Solicitor-client privilege is a quasi-constitutional right concerning oral or documentary communications passing between the client and the lawyer. It is essential to both the administration of justice and the public’s confidence that matters communicated between a lawyer and client be held in confidence.

The importance of solicitor-client privilege, not only to the client who claims it, but to society, has been consistently recognized by the Supreme Court of Canada (see, for example, R. v. McClure). In the tax context, solicitor-client privilege allows a taxpayer to seek advice on tax laws without fear of disclosure of the communications to the CRA.

In order for a communication to be protected by solicitor-client privilege, four basic conditions must be met:

  1. The communication is between a lawyer and client;
  2. The communication is intended to be confidential by all parties;
  3. The purpose of the communication must be for the client to obtain the lawyer's advice as to the law (not other matters, such as business or banking advice, which is not privileged); and
  4. There must be a professional relationship between the lawyer and client (which is to say, the lawyer must be acting for the client; simply giving a document to a lawyer does not cause it to be privileged).

The client’s dilemma

Privilege belongs to the client, and only the client can choose to assert privilege or waive privilege.

In tax matters, the CRA has previously published its views on what would be considered privileged. Although the CRA’s guidance may not be correct in all cases, it remains useful to consider: if the CRA does not agree with the privilege claim, a court dispute may be necessary to resolve the issue. Whether information or documents are privileged depends on the specific facts and circumstances of each case, and information that is privileged in one situation may not be privileged in another.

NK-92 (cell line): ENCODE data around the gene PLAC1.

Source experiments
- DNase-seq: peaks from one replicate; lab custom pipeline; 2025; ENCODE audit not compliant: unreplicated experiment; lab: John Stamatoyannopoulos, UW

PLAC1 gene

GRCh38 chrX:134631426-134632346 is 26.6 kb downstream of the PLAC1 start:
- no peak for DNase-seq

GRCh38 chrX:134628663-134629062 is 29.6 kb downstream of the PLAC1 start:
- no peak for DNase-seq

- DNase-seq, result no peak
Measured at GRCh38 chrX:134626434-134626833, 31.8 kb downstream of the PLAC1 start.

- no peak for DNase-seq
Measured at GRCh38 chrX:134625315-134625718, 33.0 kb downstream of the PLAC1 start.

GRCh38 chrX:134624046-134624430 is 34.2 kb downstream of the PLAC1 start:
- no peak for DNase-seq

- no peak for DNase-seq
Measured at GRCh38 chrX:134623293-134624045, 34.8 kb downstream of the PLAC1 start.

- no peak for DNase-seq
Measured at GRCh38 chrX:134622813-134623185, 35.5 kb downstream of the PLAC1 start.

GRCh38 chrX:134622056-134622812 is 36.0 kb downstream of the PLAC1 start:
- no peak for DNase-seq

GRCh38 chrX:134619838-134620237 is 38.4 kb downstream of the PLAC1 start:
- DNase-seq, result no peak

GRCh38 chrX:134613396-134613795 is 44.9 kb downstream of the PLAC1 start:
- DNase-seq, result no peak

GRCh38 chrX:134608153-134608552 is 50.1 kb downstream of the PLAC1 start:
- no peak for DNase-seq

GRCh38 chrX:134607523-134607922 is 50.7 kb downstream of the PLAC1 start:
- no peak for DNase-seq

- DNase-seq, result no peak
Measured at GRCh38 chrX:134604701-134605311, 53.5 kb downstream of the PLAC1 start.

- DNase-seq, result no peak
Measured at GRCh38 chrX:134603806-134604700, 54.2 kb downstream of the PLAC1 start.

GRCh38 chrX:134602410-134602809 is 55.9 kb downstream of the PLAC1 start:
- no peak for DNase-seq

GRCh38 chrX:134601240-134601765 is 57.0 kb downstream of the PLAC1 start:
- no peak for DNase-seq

The new trust reporting obligations require information that may otherwise be subject to privilege to be disclosed in connection with annual or regular tax reporting, regardless of whether a CRA audit has been commenced. This means that taxpayers will need to consider whether they wish to assert privilege over any of the information that may otherwise be reportable without context for the risks of waiving privilege. This will, unfortunately, result in increased costs to assess the issues and determine the extent to which a privileged claim is sustainable. Without the context of an active tax audit, many clients may not see the cost-benefit of conducting such a review.

For example, disclosing information in respect of the fact that a law firm holds invested trust funds for a client may not be of great concern, and a client may be willing to waive privilege instead of incurring any costs to determine if and to what extent the information is privileged. However, in other cases, a client may not want the CRA knowing that they consulted with legal counsel, or the subject matter of the legal advice they sought, and a more in-depth review may be warranted.

In summary, a taxpayer may now need to consider the issue of solicitor-client privilege in tax matters long before a tax audit is commenced. All lawyers involved in holding trust funds need to familiarize themselves with the new trust reporting rules, and consider their impact when clients require advice around the potential risks of waiving privilege at the reporting stage.

Contact us

If you have questions about solicitor-client privilege and the new trust reporting requirements, reach out to your BLG lawyer, the authors of this piece, one of the key contacts below, or any member of BLG’s Tax Group.

Key Contacts